Each of the facet joints may be covered by a capsule (not shown) containing a fluid (not shown) that reduces wear of the facets 28, 30 and facilitates articulation. Additionally, layers of cartilage (not shown) may cover the facets 28, 30 to further reduce wear and facilitate articulation. These anatomical structures, as well as the various muscles, ligaments, and nerves of the spine, will not be depicted in the Figures to enhance the clarity of the disclosure. Such structures may be removed or displaced according to known methods to provide the necessary access to the vertebra 12.
As shown, a semispherical resection 34 has been formed on one of the saddle points 32 of the vertebra 12. The semispherical resection 34 is shaped to receive an implant to replace the articular surface of one or both of the adjacent superior and inferior facets 28, 30. The semispherical resection 34 permits relative rotation between the implant and the vertebra 12 about three perpendicular axes prior to fixation of the implant to the vertebra 12. The axes may be defined as shown by reference numerals 40, 42, and 44 in
More precisely, the axes may include a first axis 40, a second axis 42, and a third axis 44. The first axis 40 is generally collinear with the axis of the corresponding pedicle 20. The second axis 42 is generally vertical (i.e., parallel to the axis of the body 18) and perpendicular to the first axis 40. The third axis 44 is generally horizontal (i.e., parallel to the end plates of the body 18) and perpendicular to the first and second axes 40, 42.
The apparatus 10 includes an implant 50, a fixation member 52, a rotational fastener 54, and a translational fastener 56. The implant 50 is designed to seat against the semispherical resection 34 and to replace the removed articular surface of the resected inferior facet 31 immediately inferior to it. The fixation member 52 may take the form of a pedicle screw designed to be implanted in the corresponding pedicle 20 to anchor the implant 50 in place. The orthopedic fastener 54 is designed to be coupled to the fixation member 52 to hold the implant against the vertebra 12.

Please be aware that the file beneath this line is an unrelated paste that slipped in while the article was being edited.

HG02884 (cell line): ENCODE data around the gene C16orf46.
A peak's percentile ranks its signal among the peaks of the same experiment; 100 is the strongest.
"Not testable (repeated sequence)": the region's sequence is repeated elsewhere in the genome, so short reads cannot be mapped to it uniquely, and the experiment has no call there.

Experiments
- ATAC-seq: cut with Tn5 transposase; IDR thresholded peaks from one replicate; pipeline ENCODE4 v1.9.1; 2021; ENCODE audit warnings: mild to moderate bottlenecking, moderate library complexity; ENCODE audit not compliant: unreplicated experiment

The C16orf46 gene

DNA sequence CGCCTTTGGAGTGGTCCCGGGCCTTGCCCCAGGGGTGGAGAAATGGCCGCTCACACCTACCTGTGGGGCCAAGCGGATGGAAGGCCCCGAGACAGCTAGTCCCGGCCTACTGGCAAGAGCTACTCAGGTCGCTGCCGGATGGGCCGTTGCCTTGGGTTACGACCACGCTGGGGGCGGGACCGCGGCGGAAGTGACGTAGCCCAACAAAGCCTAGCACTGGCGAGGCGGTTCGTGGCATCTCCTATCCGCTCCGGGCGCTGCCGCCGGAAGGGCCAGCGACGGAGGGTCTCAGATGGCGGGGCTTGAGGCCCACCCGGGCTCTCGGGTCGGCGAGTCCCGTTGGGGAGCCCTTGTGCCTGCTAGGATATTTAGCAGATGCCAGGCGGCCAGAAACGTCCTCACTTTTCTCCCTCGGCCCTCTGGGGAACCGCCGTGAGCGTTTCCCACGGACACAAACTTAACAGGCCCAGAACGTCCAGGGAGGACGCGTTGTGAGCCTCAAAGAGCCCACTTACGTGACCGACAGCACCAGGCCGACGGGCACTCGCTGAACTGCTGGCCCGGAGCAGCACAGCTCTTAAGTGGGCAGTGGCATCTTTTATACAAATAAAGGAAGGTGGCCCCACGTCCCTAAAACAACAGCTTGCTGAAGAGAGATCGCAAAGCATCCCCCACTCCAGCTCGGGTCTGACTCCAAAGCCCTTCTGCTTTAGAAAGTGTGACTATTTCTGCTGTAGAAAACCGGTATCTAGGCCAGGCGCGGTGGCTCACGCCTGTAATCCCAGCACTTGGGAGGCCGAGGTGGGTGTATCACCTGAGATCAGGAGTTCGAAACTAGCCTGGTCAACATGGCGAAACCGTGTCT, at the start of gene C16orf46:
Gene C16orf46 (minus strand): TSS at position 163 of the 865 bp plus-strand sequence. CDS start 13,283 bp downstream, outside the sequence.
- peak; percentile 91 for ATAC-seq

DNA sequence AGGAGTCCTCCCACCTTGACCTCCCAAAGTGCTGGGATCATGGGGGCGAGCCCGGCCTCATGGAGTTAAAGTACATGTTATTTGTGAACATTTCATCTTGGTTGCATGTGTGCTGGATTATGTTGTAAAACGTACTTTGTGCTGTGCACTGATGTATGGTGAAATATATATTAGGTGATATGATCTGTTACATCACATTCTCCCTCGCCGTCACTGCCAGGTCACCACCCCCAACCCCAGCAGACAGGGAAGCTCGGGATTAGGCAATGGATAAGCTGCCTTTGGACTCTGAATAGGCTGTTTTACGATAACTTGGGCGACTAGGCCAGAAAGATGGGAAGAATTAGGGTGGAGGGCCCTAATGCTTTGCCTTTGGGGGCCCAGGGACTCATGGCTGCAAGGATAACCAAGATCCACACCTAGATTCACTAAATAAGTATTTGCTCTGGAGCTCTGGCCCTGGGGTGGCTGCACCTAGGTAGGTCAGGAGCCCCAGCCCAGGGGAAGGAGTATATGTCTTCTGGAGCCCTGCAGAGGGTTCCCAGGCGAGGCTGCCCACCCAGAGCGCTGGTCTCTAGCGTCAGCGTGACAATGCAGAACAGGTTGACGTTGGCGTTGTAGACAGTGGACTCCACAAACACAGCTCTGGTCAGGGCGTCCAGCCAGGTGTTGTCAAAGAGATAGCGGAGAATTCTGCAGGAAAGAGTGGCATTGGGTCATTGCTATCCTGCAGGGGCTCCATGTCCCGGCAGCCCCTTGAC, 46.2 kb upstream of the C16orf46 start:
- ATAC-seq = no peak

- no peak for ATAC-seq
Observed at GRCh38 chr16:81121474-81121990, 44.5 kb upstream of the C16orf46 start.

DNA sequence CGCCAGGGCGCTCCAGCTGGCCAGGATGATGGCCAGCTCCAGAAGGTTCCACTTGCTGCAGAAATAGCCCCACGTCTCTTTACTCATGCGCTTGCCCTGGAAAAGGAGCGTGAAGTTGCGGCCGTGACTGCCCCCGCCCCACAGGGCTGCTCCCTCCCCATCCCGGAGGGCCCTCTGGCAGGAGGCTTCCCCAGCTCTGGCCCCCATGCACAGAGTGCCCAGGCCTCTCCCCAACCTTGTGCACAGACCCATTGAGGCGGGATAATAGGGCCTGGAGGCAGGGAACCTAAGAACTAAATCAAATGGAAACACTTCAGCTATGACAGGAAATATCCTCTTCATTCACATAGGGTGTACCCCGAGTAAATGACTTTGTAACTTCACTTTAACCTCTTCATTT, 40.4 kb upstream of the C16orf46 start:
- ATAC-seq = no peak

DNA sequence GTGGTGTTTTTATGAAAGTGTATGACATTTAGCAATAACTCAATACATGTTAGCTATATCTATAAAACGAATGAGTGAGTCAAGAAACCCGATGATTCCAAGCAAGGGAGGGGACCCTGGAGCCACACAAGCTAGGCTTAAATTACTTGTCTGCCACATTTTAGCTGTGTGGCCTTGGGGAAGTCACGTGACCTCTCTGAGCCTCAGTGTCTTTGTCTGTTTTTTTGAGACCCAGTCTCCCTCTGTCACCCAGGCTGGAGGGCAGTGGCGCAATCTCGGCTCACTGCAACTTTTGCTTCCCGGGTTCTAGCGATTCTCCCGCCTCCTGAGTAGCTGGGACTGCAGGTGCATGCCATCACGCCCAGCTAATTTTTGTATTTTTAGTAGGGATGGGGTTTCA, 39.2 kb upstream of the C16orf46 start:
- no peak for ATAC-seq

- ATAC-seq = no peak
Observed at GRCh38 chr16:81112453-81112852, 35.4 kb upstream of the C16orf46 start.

In the embodiment of
As shown, the fixation portion 60 has a bone apposition surface 66, which may be generally semispherical to correspond to the shape of the semispherical resection 34. The fixation portion 60 also has an aperture (not visible in
The articulation portion 62 similarly has an articulation surface 68 designed to articulate with a superior facet of a vertebra (or sacrum) immediately inferior to the vertebra 12. The articulation surface 68 may have a convex shape, which may further be semispherical, semicylindrical, or the like. The articulation surface 68 may be designed to articulate with a natural superior facet and/or a prosthetic superior facet.
In addition to the bone apposition surface 66, the fixation portion 60 also has an engagement surface 70 shaped to receive the rotational fastener 54 such that the rotational fastener 54 is able to restrict relative rotation between the implant 50 and the fixation member 52. The engagement surface 70 has a generally semispherical concave shape through which the aperture (not shown) of the fixation portion 60 passes.
In the embodiment of
The proximal end 74 has a plurality of threads 78 that are exposed to receive the fastener 54. Additionally, the proximal end 74 has a torquing interface 80 that may be used to apply torque to the fixation member 52 to implant the distal end in the pedicle 20. The torquing interface 80 may take the form of a hexagonal recess or projection that mates with a corresponding hexagonal feature on a driver (not shown).
As shown, the rotational fastener 54 includes an interpositional member 82, an engagement member 84, and a rotational locking member 86. The interpositional member 82 may have a generally tubular shape with a tapered portion 90, a plurality of threads 92 adjacent to the tapered portion 90, and an interface 94. As shown, the tapered portion 90 becomes narrower toward the threads 92. The interface 94 is designed to provide a slidable, yet non-rotating connection between the interpositional member 82 and the sliding interface 76 of the fixation member 52. Accordingly, the interface 94 may take the form of a bore with a polygonal cross section that receives the corresponding polygonal cross section of the sliding interface 76 with enough clearance to permit relatively free sliding motion. Alternatively, a tighter fit may be used to restrict sliding, but permit relative translation between the interpositional member 82 and the fixation member 52 under the application of force.
As also illustrated in